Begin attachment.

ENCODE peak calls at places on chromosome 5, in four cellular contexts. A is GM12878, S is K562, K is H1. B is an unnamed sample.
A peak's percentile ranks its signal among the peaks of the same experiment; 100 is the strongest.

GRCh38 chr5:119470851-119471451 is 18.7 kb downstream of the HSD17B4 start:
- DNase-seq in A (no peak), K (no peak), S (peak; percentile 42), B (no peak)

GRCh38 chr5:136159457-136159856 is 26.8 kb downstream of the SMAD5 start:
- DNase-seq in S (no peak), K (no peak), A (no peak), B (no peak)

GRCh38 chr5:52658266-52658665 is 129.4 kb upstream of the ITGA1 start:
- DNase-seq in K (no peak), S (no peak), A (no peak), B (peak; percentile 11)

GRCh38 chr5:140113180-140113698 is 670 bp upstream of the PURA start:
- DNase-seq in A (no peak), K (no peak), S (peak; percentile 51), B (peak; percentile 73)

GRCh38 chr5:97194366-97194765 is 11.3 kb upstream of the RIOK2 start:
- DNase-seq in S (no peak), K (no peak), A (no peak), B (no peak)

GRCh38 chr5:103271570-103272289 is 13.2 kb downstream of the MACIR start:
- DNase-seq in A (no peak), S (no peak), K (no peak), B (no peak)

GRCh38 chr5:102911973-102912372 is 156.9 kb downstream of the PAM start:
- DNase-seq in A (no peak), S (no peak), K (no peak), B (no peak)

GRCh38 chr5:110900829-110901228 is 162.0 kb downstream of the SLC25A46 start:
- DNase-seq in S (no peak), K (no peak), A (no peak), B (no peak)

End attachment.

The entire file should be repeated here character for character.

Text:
ENCODE peak calls at places on chromosome 5, in four cellular contexts. A is GM12878, S is K562, K is H1. B is an unnamed sample.
A peak's percentile ranks its signal among the peaks of the same experiment; 100 is the strongest.

GRCh38 chr5:119470851-119471451 is 18.7 kb downstream of the HSD17B4 start:
- DNase-seq in A (no peak), K (no peak), S (peak; percentile 42), B (no peak)

GRCh38 chr5:136159457-136159856 is 26.8 kb downstream of the SMAD5 start:
- DNase-seq in S (no peak), K (no peak), A (no peak), B (no peak)

GRCh38 chr5:52658266-52658665 is 129.4 kb upstream of the ITGA1 start:
- DNase-seq in K (no peak), S (no peak), A (no peak), B (peak; percentile 11)

GRCh38 chr5:140113180-140113698 is 670 bp upstream of the PURA start:
- DNase-seq in A (no peak), K (no peak), S (peak; percentile 51), B (peak; percentile 73)

GRCh38 chr5:97194366-97194765 is 11.3 kb upstream of the RIOK2 start:
- DNase-seq in S (no peak), K (no peak), A (no peak), B (no peak)

GRCh38 chr5:103271570-103272289 is 13.2 kb downstream of the MACIR start:
- DNase-seq in A (no peak), S (no peak), K (no peak), B (no peak)

GRCh38 chr5:102911973-102912372 is 156.9 kb downstream of the PAM start:
- DNase-seq in A (no peak), S (no peak), K (no peak), B (no peak)

GRCh38 chr5:110900829-110901228 is 162.0 kb downstream of the SLC25A46 start:
- DNase-seq in S (no peak), K (no peak), A (no peak), B (no peak)